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My son's first character

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Anonymous
April 12, 2005 3:09:31 AM

Archived from groups: rec.games.frp.dnd (More info?)

My 4-year-old son made up his first D&D character tonight, and played
through his first little adventure. After rolling and adding his stats
(11, 11, 12, 12, 17, 17), he decided to play a halfling ranger with
weapon finesse and a short sword. In the adventure, he met a treant in
the forest who had dropped a magic silver acorn into a hole in the
ground that was too small for it to squeeze its arm through. He offered
to help because he was small enough to squeeze through the hole. One
Escape Artist and two Climb checks later, he was in a small cave that
had a pile of debris in one corner. He made his spot check and saw the
two dire rats sleeping in the nest, snuck up to them, and poked one with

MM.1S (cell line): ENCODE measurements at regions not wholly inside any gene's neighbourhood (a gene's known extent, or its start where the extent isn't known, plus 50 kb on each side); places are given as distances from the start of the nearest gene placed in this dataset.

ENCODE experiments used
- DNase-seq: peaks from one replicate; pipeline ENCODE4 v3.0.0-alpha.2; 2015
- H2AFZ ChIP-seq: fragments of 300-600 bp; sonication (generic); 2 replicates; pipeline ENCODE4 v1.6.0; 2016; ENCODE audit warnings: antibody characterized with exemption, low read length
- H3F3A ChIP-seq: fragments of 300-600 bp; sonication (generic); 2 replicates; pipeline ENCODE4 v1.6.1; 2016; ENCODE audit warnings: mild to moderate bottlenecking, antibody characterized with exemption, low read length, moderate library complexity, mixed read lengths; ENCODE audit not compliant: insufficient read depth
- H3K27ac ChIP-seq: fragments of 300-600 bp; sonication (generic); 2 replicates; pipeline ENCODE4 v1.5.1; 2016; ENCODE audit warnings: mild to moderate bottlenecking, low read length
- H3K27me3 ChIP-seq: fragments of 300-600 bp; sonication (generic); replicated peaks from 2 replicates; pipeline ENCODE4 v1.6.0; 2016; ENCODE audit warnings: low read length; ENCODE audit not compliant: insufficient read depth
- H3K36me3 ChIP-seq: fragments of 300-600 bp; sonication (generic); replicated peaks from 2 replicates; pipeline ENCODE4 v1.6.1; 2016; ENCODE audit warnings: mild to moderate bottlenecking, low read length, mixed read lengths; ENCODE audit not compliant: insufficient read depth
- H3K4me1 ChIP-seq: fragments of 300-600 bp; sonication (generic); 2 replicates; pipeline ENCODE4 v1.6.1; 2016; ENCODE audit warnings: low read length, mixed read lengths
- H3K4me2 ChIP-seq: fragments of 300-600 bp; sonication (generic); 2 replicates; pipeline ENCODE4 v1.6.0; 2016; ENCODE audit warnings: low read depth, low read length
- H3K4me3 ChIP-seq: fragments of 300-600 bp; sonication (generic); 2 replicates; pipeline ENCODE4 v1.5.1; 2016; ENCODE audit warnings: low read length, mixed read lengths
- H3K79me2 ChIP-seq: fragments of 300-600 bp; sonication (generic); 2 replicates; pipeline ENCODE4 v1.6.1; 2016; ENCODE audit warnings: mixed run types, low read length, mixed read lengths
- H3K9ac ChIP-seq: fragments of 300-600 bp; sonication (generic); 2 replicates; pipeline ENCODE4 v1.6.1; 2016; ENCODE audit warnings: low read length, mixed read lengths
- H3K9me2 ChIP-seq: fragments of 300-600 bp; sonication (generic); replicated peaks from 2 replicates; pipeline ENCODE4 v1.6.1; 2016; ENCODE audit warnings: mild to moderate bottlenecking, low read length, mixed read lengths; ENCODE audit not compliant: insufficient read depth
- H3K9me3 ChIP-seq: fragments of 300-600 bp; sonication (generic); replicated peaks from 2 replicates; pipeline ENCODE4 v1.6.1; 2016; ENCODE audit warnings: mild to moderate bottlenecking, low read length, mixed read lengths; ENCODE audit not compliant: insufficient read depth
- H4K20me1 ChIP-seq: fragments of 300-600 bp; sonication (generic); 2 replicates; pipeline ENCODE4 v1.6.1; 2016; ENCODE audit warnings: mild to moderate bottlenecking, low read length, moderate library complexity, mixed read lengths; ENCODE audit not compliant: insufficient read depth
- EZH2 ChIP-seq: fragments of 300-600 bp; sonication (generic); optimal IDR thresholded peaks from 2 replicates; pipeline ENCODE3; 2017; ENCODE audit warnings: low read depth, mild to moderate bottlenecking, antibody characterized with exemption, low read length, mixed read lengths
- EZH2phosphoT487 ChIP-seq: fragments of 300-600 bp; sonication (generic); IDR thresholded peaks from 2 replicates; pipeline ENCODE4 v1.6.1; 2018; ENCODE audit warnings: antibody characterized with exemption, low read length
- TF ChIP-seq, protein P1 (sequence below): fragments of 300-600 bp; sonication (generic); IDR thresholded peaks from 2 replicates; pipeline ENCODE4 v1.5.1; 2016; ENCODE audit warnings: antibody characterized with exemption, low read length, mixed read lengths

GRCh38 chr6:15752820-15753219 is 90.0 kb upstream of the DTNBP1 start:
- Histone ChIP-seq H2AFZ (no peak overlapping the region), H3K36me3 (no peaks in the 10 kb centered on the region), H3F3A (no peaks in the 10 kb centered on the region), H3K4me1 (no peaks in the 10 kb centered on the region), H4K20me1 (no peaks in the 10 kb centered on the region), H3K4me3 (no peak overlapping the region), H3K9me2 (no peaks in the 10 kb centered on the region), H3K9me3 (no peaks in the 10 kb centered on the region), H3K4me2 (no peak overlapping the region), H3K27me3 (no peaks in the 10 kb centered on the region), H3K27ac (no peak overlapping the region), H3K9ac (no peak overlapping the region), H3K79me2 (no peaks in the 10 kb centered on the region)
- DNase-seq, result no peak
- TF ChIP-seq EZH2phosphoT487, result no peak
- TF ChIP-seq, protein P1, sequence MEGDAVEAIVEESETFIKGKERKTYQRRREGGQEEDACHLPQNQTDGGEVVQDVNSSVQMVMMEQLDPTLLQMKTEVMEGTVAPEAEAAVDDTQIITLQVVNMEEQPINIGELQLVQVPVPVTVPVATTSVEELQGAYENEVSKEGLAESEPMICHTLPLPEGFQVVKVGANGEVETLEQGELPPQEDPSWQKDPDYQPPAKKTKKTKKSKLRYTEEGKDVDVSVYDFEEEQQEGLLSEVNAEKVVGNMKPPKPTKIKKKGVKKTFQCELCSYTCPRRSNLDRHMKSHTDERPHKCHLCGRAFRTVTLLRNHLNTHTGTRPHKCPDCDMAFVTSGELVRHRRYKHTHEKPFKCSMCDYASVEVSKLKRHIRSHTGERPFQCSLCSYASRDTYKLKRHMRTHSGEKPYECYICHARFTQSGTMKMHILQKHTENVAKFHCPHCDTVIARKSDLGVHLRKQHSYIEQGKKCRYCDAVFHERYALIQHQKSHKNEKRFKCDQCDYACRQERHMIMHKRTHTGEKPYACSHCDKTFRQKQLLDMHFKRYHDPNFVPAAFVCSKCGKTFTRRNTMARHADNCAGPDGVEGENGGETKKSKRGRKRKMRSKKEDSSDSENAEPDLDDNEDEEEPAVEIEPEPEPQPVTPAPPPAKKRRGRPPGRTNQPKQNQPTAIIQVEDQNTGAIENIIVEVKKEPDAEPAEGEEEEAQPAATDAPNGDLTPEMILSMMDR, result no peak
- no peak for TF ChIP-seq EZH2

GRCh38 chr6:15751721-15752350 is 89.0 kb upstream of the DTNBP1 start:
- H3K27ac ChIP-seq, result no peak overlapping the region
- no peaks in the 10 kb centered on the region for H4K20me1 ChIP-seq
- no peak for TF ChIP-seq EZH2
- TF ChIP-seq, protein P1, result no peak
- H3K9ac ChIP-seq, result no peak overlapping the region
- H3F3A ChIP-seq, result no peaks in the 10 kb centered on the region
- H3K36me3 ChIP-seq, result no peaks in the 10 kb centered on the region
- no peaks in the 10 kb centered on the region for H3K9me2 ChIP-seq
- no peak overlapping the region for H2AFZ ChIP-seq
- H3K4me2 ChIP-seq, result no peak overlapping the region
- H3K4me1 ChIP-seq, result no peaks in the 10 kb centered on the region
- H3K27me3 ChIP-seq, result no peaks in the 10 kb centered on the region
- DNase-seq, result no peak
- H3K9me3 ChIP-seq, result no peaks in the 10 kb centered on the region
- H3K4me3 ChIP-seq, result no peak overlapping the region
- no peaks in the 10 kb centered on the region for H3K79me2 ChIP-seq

his sword. The rats attacked, he defeated them, and when he searched
the nest he found the magic silver acorn. When he got outside again,
the treant (druid) cast cure light wounds on him and he felt better.
Hooray!

It was a fun experience. He's already clamoring for another "adventure".

:^)

- Ron ^*^

More about : son character

Anonymous
April 12, 2005 3:09:32 AM

Archived from groups: rec.games.frp.dnd (More info?)

Werebat wrote:
>
> My 4-year-old son made up his first D&D character tonight, and played
> through his first little adventure. After rolling and adding his stats
> (11, 11, 12, 12, 17, 17), he decided to play a halfling ranger with
> weapon finesse and a short sword. In the adventure, he met a treant in
> the forest who had dropped a magic silver acorn into a hole in the
> ground that was too small for it to squeeze its arm through. He offered
> to help because he was small enough to squeeze through the hole. One
> Escape Artist and two Climb checks later, he was in a small cave that
> had a pile of debris in one corner. He made his spot check and saw the